16th century goller

During the 16th century in Germany you can see several different shaped Gollers, usually just covering the shoulders and bust area.

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When browsing through picture from the large area of Germany and through the different classes, you notice some similarities of the basic shape and decoration, but also interesting details that is different; some has a longer front tip, some is just barely covering the bustline, some is made out of fur, some has different decorations etc, but the basic function is still the same; to keep your shoulder warm during chilly weather. My personal experience of using a goller in a Swedish climate is that it is a perfect accessory; small enough to not take up any room in the luggage, and still gives enough cover to keep you warm by just covering up the area of your shoulder and bustline, and will increase your body temperature enough to feel comfortable.

If you’re planning on making a goller, you should consider the purpose of the gollar; what climate are you using it for, what time of the year, and what would be the most appropriate fabric and design for your persona?

The pictures posted above shows some of the variety of the Gollers available during the 16th c (similar designs can also be found in other parts of Northern Europe), you can find more information about the pictures above on my Pinterest (Whilja de Gothia).

1) For my Trossfrau outfit I still have my very first basic goller made out of wool and lined with linen, it’s made in four panels, because that gave me the most control of the shape and makes the goller very well fitted. It has a simple decoration of two rows of wool stripes.

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This goller has two sets of strings to tie it in the front, a solution that is extremely practical, but now I might admit that it’s probably not a perfectly period solution; today, I would probably have chosen hooks and eyes instead (…the strings is still very practical, darn it)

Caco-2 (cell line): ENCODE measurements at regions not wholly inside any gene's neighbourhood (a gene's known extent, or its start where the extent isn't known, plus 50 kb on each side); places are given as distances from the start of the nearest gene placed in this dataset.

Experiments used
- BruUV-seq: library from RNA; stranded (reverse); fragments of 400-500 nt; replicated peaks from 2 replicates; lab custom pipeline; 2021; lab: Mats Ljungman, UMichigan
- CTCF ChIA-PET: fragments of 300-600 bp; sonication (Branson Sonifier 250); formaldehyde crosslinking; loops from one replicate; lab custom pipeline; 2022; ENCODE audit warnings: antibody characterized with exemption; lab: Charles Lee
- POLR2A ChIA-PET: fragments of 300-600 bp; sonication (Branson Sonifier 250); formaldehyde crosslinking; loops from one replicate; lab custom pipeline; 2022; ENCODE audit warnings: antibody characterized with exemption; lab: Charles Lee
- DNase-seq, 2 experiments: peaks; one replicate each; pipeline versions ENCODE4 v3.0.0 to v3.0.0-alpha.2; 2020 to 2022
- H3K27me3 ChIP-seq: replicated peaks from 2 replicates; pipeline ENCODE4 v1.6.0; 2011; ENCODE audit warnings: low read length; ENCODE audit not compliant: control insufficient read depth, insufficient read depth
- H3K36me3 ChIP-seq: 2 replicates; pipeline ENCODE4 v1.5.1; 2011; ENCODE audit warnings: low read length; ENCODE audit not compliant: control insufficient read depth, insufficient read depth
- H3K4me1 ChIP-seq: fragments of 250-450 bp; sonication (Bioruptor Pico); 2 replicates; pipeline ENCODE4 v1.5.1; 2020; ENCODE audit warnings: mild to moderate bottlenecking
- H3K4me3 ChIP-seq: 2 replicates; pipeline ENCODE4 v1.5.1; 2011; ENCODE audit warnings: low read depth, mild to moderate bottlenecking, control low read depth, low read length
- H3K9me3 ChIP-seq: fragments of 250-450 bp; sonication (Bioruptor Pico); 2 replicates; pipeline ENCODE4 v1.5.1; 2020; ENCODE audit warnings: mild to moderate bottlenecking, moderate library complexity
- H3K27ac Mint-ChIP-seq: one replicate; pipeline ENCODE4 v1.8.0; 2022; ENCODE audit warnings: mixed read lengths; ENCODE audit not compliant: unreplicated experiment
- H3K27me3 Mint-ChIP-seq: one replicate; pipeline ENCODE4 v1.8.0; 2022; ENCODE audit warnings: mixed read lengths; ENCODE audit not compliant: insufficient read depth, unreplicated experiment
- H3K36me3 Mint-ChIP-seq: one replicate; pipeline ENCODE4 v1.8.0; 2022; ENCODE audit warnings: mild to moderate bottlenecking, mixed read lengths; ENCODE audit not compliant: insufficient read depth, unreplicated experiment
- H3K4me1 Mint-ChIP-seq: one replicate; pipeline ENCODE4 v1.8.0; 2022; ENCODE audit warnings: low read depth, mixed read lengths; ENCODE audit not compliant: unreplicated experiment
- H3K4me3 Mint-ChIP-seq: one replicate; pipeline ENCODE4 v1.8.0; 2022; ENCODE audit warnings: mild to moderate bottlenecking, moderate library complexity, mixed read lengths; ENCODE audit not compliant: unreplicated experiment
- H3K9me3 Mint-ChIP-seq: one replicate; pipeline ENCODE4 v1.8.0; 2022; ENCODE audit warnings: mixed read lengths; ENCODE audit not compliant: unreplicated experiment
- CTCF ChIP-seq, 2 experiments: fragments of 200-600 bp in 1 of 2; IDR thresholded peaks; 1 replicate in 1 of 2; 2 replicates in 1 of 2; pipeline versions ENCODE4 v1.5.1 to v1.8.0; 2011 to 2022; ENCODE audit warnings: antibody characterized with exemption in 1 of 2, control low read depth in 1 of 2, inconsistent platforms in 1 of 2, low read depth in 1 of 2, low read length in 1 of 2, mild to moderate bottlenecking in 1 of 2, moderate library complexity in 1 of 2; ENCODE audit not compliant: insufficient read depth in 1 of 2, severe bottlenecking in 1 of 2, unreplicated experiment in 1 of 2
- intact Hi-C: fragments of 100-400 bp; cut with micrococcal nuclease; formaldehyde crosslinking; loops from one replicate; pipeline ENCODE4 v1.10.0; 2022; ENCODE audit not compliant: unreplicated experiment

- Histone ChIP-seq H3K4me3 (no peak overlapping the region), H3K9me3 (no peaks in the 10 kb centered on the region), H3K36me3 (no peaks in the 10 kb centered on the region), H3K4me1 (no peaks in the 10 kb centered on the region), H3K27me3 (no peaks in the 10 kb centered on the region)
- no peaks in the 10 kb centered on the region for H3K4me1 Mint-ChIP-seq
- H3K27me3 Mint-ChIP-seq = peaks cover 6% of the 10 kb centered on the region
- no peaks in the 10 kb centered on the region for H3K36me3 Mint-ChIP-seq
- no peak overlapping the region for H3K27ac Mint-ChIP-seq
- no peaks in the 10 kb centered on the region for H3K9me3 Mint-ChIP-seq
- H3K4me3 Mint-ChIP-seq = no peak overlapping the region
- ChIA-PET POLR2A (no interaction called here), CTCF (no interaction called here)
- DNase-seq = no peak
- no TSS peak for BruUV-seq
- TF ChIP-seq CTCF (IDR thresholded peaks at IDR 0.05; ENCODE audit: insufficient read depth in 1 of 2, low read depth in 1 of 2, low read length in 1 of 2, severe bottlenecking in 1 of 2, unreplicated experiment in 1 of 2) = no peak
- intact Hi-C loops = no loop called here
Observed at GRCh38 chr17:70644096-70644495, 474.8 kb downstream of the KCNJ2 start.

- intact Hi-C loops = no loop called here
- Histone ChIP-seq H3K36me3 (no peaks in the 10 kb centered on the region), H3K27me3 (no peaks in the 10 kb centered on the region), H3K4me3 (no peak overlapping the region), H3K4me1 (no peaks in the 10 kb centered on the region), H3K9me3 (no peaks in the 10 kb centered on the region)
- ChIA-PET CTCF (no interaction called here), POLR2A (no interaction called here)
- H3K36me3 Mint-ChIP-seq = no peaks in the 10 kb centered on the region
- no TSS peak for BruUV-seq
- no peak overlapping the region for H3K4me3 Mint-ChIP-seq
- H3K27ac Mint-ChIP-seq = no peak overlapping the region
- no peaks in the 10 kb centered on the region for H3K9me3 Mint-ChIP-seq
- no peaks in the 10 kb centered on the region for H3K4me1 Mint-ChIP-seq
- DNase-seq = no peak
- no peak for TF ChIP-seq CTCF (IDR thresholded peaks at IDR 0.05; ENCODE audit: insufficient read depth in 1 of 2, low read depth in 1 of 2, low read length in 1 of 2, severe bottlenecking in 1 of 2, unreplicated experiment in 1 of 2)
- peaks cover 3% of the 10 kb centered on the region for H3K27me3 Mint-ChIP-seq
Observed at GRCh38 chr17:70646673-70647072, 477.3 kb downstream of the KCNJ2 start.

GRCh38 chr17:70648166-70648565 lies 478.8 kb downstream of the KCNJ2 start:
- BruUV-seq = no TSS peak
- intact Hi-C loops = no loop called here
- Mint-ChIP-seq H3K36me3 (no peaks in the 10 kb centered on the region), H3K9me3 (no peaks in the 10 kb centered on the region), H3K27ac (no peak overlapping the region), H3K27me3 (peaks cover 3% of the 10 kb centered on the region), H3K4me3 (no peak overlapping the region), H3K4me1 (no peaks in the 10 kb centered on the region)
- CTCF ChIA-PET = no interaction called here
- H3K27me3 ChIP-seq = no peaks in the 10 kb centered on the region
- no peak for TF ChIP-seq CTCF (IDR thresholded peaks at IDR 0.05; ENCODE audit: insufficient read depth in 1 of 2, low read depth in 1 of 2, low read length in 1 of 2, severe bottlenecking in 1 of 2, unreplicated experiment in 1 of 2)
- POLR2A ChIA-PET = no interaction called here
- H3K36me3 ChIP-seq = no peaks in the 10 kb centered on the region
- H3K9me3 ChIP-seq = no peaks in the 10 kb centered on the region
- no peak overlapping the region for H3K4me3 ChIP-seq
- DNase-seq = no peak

I used the same design to make a dark blue/yellow goller for a friend;

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The wool goller lined with linen works perfectly for example chilly summer nights, an autumn day and works even great to keep you dry during the rainy spring season.

2) For heavier rainy days or for warmer winter days, I’ve made a longer goller, it reach down to my waistline, also in wool lined with linen. This one is made out of one piece with two smaller seams on each shoulder to make it more comfortable to wear. I added a small collar to give me neck protection as well. Note that the collar is just a straight piece attached to the gollar neckline.

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(Yep, it has a Swiss slashing)

The length of the goller is inspired from a woodcut of a Trossfrau, and it’s gives me better protection against the different kind of weather like snow, rain and cold.
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The front is closed by strings, this time by adding two sets of holes on each side and then lace them together, this idea of closing was inspired by how hosen are attached to a wams in the male garb.

3) For cold nights I use my fur lined goller (most commonly known by its English word “partlet”), it’s very cosy and warm, and combined with my long dark blue goller, it keeps me warm during snowy days.

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4) …and I’m currently working on a new Swiss goller, with a thousand slashes, so it might take a while;

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